From Stuart Samuels’ Midnight Movies to Mark Hartley’s Not Quite Hollywood, the tales of the people behind some of the best-worst films ever projected are often fascinating and engaging in a way a big budget making of rarely is.
Continuing this trend, the excellently titled Electric Boogaloo, tells the story of Cannon Films, one of the studios that emerged into the disarray of the post-studio system, pre-blockbuster era of Hollywood and proceeded to gain a reputation for releasing the un-releasable.
Mark Hartley is once again in the director’s chair and the feel of the movie is similar to his previous ‘Ozploitation’ doc with a series of engaging, entertaining and informative talking heads talking about a representative selection of the studio’s films.
Before that though we are introduced the two men who gave Cannon its reputation, Israeli cousins Menahem Golan and Yoram Globus. The duo gained a reputation as Israel’s premier filmmakers before making the move to the US and buying into Cannon – this whole sequence sets the scene for what’s to come with a choice quote describing the overbearing Golan as being “Like Jabba The Hutt… if he were on meth”.
From there the film’s chronology gets somewhat confused but it loosely focuses on the period from the late 1970s through to the mid to late 1980s when the Golan-Globus version of Cannon went through an impressive rise and decline.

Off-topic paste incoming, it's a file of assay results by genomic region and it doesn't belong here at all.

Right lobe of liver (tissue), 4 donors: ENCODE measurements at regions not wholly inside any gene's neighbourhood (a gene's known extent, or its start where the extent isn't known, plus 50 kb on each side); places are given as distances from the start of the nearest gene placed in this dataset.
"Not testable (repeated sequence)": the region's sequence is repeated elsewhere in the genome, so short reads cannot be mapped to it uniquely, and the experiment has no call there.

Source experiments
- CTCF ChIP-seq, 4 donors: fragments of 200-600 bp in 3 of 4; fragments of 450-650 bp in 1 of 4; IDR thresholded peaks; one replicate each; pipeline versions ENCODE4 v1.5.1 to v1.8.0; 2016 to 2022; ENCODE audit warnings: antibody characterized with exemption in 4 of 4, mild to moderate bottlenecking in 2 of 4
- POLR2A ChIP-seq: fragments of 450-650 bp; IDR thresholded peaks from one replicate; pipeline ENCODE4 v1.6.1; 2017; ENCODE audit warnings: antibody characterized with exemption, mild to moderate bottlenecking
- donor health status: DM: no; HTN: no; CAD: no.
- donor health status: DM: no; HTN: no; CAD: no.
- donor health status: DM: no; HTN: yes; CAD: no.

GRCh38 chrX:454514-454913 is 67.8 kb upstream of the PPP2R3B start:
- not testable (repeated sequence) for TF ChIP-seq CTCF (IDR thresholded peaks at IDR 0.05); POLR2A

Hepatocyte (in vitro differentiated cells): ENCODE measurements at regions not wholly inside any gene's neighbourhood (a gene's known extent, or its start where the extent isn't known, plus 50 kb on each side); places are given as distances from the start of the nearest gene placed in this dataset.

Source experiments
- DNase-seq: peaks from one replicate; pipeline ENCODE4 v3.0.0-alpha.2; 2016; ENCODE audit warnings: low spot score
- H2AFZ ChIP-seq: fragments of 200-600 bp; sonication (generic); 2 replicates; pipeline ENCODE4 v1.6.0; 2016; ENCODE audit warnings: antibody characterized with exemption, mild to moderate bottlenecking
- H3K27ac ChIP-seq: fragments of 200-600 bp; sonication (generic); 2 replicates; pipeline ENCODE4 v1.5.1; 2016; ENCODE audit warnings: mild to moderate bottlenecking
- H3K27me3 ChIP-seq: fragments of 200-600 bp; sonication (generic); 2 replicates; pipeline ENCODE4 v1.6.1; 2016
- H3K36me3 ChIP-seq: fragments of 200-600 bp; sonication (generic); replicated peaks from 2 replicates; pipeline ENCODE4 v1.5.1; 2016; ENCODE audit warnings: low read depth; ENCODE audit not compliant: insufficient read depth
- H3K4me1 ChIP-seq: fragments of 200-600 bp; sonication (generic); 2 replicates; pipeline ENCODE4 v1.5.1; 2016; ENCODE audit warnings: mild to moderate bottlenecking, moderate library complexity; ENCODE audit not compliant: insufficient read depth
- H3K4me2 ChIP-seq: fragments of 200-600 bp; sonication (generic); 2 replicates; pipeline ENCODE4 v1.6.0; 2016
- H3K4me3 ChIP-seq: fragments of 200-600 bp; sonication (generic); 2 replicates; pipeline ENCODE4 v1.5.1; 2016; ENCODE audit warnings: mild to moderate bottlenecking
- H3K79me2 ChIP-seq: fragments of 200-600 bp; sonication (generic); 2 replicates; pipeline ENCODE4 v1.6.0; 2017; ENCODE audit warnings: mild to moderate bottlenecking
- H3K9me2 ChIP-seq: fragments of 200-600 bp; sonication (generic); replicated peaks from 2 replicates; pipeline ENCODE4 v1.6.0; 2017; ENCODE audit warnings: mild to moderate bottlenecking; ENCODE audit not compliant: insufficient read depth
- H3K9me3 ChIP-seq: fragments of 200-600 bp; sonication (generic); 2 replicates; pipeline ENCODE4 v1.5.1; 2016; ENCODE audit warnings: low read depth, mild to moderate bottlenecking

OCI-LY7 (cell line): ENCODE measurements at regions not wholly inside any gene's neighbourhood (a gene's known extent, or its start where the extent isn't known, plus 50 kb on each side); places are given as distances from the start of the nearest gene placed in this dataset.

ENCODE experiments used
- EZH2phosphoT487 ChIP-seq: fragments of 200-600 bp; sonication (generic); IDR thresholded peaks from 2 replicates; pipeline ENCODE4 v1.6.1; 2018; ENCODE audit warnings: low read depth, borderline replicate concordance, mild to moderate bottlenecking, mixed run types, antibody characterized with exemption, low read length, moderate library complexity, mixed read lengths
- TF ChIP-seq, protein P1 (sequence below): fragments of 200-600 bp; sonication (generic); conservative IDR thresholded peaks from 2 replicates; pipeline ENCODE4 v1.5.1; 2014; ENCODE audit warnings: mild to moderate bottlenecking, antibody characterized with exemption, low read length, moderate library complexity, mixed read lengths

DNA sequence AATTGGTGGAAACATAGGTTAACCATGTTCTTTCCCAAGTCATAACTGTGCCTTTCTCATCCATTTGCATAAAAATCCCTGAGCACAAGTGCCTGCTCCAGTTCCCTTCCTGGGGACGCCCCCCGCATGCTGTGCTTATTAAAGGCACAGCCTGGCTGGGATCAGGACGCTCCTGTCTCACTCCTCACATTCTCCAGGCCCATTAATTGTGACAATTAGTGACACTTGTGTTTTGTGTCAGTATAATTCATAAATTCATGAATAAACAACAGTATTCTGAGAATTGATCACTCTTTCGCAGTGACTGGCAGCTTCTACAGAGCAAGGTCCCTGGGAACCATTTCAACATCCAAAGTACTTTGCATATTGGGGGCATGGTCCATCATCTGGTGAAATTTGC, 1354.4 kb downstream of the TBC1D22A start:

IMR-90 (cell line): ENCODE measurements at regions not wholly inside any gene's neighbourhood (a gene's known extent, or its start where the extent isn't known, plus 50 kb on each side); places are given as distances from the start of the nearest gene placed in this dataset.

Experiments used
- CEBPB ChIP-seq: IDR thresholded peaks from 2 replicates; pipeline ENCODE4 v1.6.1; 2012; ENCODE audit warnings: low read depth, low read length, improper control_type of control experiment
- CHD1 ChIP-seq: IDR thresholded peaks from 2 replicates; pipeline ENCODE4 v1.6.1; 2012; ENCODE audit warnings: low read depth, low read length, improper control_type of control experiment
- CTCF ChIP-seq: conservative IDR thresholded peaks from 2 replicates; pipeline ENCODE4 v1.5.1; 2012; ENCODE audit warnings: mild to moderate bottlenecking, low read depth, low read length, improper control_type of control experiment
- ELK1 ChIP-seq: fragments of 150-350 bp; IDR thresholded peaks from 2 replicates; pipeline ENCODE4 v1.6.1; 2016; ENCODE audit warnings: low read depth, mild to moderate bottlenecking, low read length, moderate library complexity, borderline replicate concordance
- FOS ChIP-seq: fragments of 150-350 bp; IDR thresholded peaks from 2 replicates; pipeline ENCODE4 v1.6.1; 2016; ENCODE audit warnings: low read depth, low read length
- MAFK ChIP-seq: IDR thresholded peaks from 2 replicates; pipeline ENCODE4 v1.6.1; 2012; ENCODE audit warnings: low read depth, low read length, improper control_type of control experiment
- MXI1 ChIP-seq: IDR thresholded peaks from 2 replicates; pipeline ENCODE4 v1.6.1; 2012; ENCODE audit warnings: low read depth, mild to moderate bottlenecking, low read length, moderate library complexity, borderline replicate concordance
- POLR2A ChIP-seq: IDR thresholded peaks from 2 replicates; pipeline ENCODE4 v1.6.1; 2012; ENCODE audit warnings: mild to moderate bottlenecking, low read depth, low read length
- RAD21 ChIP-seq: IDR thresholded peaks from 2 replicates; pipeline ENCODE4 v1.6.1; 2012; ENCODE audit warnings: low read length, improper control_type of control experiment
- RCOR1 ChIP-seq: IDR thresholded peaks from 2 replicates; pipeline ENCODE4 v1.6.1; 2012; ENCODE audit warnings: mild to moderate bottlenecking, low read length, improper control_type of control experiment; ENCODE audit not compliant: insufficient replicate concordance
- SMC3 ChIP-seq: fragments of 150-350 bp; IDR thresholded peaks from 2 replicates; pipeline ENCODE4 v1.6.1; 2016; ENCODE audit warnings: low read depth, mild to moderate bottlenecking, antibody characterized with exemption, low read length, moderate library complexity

The movies focused on start with The Apple (a genuinely fascinatingly insane looking musical intended to ape The Who and Ken Russell’s Tommy), the Death Wish sequels, the ‘discovery’ of Chuck Norris and Jean-Claude Van Damme and onto the likes of Superman IV and Masters of the Universe.
While somewhat run of the mill in style what carries the movie along are the stories from the various cast and crew members interviewed.
These paint the cousins, and Golan in particular, as exceptionally misguided if devoted fans of film who may have been fairly horrendous to work for and have very little idea of what would make a good movie, but loved what they were doing.
Sadly lacking from the film is any current input from Golan and Globus themselves, though they are present in archive footage, but it does make the whole thing feel a bit one-sided – though the view is so one-sided it’s hard not to believe it must be fairly accurate.
While the conclusion is fairly inevitable, Hartley does manage to get us a bit more onside with the duo – though as it is revealed they made their own version of the same story once they heard about this production it does make one wonder and rounds off a fascinating insight into an often overlooked area of the film business that has, arguably, had quite a lasting effect on the state of cinema today, especially in terms of the current, effects driven, franchise culture.